I'm not just a reader, writer, and editor, I'm a book collector. If you're anything like me, getting someone to read a book you've suggested because you just loved, loved, loved it, fills you with a strange, zealous fervor. Because of this, I've lost a number of books through the years to friends, family, and even to one of my son's short-lived nannies, all because I am filled with a passion for sharing the words and worlds I've read so much I willingly hand out books like I'm the public library.
The one person I love sharing books with more than anyone though, is my son. One of my favorite parts of the day is bedtime and sharing my love of reading with my five-year-old. He's incredibly imaginative, and so far, he loves to read, find new books, and pick one or three out each night to read. My goal is to nurture this into a lifelong love of reading. So when I recently pulled out some of my old chapter books from when I was between the ages of six and ten years old, I contemplated seeing if he'd be interested in reading one with me.
While I don't have all my books from my WHOLE life ever, I'd say I have a lot of them. My mother and sister have even dumped some of their old books on me, even while urging me to donate mine. But no, unless they're tired text books, I've held onto them. I can't seem to let them go. My son and I have enjoyed books from my childhood--Pinkerton Behave by Steven Kellogg (my son finds this one hilarious); all the books written by Stephen Cosgrove that no one I know has ever heard of but all which have special lessons at the end and are beautifully written and illustrated; my Care Bears books; Outside Over There by Maurice Sendak; etc.
Don't get me wrong, I love discovering new ones with him as well. I get as excited as when I was a kid when Scholastic orders come home, even though new books we do not need nor have space for. But sharing the old, the ones I loved as a kid with my own child, brings a certain nostalgia with it while igniting the passion to share. Did anyone ever read the Lemonade Trick by by Scott Corbett as a kid? I remember loving it. This is the first chapter book my son allowed me to read to him, and he actually let me finish it over the course of several days. But I'm astounded he stayed attentive, because there were many mundane details at times I thought I would lose him. Despite sometimes frequent interruptions for questions, he was for the most part engaged, at times falling into appropriate fits of giggles during the funny parts, questioning me about chemistry during the science/magic parts, and there were even a couple of times I was informed that he did not like Bumps Burton (the bully) at all. Today, we made a special trip to the store because he suddenly was craving lemonade.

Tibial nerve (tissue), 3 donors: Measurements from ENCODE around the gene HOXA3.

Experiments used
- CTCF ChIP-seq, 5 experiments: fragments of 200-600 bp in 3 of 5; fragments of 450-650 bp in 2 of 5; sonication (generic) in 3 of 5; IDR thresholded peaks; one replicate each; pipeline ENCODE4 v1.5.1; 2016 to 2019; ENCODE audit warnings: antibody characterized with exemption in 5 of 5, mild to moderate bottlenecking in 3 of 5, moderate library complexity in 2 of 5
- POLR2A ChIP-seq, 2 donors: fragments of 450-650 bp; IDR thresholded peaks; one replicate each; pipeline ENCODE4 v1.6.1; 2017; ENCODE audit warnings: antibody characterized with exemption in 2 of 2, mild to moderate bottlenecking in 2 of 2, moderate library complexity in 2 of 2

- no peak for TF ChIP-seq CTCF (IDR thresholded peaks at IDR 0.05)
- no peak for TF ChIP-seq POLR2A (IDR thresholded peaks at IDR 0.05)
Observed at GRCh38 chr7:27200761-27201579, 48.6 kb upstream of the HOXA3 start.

Next, he agreed to let me read him Witch Week by Diana Wynne Jones, which is probably one of my favorites from my childhood. But a few sentences in, we both realized it was above him at this moment, so we shelved it for another time and a little growth. We broke it up with a little Pete the Cat tonight, and next we're onto my Mrs. Piggle Wiggle books by Betty MacDonald. I'm certain if I can dig out my Bunnicula books by James Howe he'll fall in love.
See, the moral of my story is, being a book "collector" can pay off, and I hope it continues to far into the future.
K.M. Randall writes fantasy and paranormal for both a general and young adult audience. Her debut novel, an epic fantasy called Fractured Dream, launched in June 2014, and her second book, The Reaper's Daughter, launched May 2015. Randall also published Fairytale Lost, a prequel to Fractured Dream, as an exclusive on Wattpad. She blogs about dreams, female heroines, and activism and its relevancy to the literary and fictional world. And when in the season, sometimes she just likes to talk about Halloween. She is currently hard at work on the second book in the Dreamer Saga series, Shattered World.